• Careers in the Common Good: specific opportunities for Brown students to work at selected non-profit companies in cities in New York.
  • Career Fairs: The Career Center offers two career fairs each semester, a tech career fair and an interdepartmental career fair. Both attract a mix of companies, including some start ups and several well-known companies.
  • Career Counseling: You can have your resume read, revised, and get help with cover letters, LinkedIn profile making, get profile photos taken, etc.
  • The Job and Internship Board: A listing of all companies  looking to hire Brown students for internships, both for summers and for jobs after graduation. You can even submit resumes and cover letters directly to companies through the JIB.
  • UCANN/Specific professional networks: Networks that you can use to search for positions listed on other schools’ career websites and specific professions.
  • BrownConnect: Networking with alumni.

The best thing Brown offers, in my opinion, is on campus recruitment, however. This is an option that I used a lot when interviewing for consulting positions (they also offer this for tech, various human resources positions, various non-profits, and some assorted other positions). It starts on the JIB, where you submit your materials and then either see that you’re waitlisted or have received an interview. If you get an interview, you can schedule it for whatever time you’d like, and any open times then get filled by waitlisted people. Then, you head to the Career Lab on campus, meet with the interviewer, and have your interview here. This saves SO MUCH TIME AND MONEY, it’s ridiculous (and this coming from someone who had to travel to Boston every Wednesday for 6 weeks for interviews, so much so that I got a B in my Wednesday class for skipping – oops). I was lucky, and for about 10 weeks, I had at least one interview a week, sometimes multiple in one day. All for just submitting my resume online!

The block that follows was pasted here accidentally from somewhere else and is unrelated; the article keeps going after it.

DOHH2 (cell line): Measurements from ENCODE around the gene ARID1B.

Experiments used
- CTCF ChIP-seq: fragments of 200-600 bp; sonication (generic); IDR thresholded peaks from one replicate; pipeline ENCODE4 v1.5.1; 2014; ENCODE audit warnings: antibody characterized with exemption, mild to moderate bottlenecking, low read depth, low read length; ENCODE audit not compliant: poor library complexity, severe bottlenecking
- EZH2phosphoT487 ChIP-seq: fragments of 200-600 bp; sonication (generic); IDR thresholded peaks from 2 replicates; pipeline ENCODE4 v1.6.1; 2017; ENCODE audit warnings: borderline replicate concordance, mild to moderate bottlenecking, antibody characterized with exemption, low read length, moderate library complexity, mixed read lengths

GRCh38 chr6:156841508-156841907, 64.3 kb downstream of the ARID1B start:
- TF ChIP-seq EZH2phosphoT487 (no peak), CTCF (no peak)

I say these things not to brag; I don’t study economics,  I haven’t taken a math class during my entire time at Brown – companies who are already here don’t mind interviewing you, since they are already here! I walked into (and out of) some interviews where I clearly didn’t match; but that’s okay! I also walked into a couple, bonded with the interviewers, who then took an interest and invited me to second rounds in Boston. Had they not met me in person, I don’t think I would have passed their cursory interest test (or have gotten an offer). I would have never even KNOWN about these companies, had they not come to Brown.

Another great thing is the regional diversity of companies recruiting at Brown: you can find jobs from across the east coast, California, the midwest, international locations. Plus, many companies offer pre-interview help; alumni or representative “interview coaches”, case interview prep workshops, and networking events with employers. All of these things are not unique to Brown, but definitely help Brown students enter the career field on equal footing with other students from top schools.

So, what’s the moral of the story? Brown offers students several great resources to find jobs during and after Brown. The rest is up to you.

Want more photos and FAQ updates? Check out @thebruinclub on Twitter! Have questions or comments for me? Want more details?  Send an email to and I’ll get back ASAP!